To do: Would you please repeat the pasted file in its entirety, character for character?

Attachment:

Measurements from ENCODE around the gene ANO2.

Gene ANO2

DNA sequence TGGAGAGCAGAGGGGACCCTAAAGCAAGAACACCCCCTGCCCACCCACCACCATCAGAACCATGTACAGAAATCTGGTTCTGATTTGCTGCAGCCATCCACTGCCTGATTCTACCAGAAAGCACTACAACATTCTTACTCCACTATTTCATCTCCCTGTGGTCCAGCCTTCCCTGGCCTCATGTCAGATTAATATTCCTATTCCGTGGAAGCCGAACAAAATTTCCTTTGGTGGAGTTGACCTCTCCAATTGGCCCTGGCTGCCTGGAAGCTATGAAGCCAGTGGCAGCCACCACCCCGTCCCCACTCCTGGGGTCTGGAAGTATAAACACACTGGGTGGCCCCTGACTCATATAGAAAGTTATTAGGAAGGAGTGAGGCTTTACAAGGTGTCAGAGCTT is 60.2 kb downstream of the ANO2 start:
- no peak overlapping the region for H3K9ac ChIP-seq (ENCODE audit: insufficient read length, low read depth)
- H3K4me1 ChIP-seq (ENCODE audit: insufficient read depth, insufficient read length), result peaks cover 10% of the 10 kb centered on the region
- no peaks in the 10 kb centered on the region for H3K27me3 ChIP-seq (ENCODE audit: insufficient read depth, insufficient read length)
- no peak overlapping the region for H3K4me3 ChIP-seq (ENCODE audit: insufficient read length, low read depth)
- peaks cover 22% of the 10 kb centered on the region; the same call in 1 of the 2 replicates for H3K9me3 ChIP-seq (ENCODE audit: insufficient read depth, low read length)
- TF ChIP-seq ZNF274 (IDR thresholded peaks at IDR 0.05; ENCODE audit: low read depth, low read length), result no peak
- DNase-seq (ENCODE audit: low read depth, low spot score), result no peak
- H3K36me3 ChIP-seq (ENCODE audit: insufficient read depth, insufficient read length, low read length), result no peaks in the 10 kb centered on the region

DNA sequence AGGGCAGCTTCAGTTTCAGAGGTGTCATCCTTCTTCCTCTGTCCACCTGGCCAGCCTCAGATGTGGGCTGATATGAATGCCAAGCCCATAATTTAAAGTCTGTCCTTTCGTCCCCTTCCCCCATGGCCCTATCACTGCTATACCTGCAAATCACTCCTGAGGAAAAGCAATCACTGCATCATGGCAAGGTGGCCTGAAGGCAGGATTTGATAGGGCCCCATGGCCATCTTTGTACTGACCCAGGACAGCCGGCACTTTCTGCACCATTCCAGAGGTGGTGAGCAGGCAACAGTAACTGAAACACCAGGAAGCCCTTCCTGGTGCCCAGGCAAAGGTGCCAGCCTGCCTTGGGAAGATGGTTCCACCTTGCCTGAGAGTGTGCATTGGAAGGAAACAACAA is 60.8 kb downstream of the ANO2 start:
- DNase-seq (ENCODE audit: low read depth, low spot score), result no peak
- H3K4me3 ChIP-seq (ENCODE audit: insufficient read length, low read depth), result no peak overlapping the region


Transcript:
Measurements from ENCODE around the gene ANO2.

Gene ANO2

DNA sequence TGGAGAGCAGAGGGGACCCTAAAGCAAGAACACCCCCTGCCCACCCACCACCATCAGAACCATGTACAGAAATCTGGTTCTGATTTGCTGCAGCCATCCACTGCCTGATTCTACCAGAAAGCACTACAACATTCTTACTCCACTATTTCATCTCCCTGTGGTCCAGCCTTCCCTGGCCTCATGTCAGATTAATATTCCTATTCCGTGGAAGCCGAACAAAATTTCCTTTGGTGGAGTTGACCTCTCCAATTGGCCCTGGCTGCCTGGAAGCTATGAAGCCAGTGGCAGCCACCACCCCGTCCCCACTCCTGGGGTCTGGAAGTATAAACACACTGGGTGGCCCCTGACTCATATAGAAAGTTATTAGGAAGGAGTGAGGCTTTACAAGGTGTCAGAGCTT is 60.2 kb downstream of the ANO2 start:
- no peak overlapping the region for H3K9ac ChIP-seq (ENCODE audit: insufficient read length, low read depth)
- H3K4me1 ChIP-seq (ENCODE audit: insufficient read depth, insufficient read length), result peaks cover 10% of the 10 kb centered on the region
- no peaks in the 10 kb centered on the region for H3K27me3 ChIP-seq (ENCODE audit: insufficient read depth, insufficient read length)
- no peak overlapping the region for H3K4me3 ChIP-seq (ENCODE audit: insufficient read length, low read depth)
- peaks cover 22% of the 10 kb centered on the region; the same call in 1 of the 2 replicates for H3K9me3 ChIP-seq (ENCODE audit: insufficient read depth, low read length)
- TF ChIP-seq ZNF274 (IDR thresholded peaks at IDR 0.05; ENCODE audit: low read depth, low read length), result no peak
- DNase-seq (ENCODE audit: low read depth, low spot score), result no peak
- H3K36me3 ChIP-seq (ENCODE audit: insufficient read depth, insufficient read length, low read length), result no peaks in the 10 kb centered on the region

DNA sequence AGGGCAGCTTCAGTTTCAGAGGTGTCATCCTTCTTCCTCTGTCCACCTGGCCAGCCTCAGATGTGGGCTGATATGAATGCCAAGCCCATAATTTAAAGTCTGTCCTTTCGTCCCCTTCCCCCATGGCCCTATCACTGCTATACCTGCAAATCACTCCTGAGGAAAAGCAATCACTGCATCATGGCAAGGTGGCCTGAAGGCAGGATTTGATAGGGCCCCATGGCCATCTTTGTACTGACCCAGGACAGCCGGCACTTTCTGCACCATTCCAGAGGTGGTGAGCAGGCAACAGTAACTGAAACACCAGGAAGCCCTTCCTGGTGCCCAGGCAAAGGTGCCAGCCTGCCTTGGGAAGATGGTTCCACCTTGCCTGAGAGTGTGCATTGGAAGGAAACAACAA is 60.8 kb downstream of the ANO2 start:
- DNase-seq (ENCODE audit: low read depth, low spot score), result no peak
- H3K4me3 ChIP-seq (ENCODE audit: insufficient read length, low read depth), result no peak overlapping the region